Word of the Day

Thursday, January 26, 2006

grandee

\gran-DEE\ , noun;
1.
A man of elevated rank or station.
2.
In Spain or Portugal, a nobleman of the first rank.
Quotes:
Jack Byron still harbored delusions of being a local grandee, attempting to influence district politics; as the final humiliation, in the parliamentary election of 1786 his vote was disallowed.
-- Benita Eisler, Byron: Child of Passion, Fool of Fame
Like Bellow, he is at once a snob and a democrat, a voracious brain and a churning gut, a seminar-room grandee and a barroom brawler.
-- A. O. Scott, "Trans-Atlantic Flights", New York Times, January 31, 1999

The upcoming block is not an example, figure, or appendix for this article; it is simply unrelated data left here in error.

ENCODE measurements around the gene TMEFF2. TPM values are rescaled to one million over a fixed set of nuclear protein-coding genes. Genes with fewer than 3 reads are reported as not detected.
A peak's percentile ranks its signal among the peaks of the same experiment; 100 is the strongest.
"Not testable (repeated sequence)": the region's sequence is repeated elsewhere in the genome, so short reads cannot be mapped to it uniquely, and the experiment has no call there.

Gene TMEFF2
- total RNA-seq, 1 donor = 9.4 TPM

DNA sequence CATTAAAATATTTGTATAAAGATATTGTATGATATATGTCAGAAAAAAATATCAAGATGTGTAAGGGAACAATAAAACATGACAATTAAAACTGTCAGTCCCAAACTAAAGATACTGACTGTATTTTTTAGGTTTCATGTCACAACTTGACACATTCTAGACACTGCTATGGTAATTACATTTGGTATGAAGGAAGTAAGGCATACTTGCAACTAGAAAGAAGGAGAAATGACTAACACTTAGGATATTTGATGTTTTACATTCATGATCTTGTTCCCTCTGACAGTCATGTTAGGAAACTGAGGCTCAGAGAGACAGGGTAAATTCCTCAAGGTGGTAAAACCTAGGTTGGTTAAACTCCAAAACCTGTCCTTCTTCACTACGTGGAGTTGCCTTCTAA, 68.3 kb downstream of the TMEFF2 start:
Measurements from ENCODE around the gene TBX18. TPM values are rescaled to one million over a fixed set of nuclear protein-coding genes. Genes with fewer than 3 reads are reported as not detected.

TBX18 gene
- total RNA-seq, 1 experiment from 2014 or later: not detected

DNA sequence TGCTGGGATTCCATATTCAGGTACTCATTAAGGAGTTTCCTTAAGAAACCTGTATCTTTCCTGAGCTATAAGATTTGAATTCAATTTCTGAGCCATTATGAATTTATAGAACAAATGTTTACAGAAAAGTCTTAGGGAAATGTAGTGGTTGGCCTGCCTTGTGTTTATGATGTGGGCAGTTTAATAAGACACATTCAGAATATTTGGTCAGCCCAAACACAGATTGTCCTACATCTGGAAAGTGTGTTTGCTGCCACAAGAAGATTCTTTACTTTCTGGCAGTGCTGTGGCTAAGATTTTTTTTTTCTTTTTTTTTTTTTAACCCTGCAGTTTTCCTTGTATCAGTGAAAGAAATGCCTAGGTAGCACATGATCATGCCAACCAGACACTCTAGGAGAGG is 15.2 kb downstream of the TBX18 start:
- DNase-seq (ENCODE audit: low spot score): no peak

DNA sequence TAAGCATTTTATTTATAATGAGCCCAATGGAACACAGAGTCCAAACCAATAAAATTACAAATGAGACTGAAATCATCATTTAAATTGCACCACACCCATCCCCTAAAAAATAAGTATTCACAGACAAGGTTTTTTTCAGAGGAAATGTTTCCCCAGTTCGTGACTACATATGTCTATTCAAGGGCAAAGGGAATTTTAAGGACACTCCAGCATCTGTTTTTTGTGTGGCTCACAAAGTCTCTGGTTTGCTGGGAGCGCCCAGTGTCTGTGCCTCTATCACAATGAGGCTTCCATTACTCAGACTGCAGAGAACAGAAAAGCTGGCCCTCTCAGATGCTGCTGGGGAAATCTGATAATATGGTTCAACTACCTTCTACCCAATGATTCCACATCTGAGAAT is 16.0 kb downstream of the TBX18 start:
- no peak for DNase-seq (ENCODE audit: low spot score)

Seduced by his need to live like a grandee, Coppola can't afford not to work within the system.
-- Joseph McBride, "Offers He Should've Refused", New York Times, December 12, 1999
Origin:
Grandee comes from Spanish grande, from Latin grandis, "great, large, hence important, grand." Related words include grandeur, "the state or quality of being grand"; grandiose, "characterized by affectation of grandeur"; aggrandize, "to make great or greater"; and, of course, grand.
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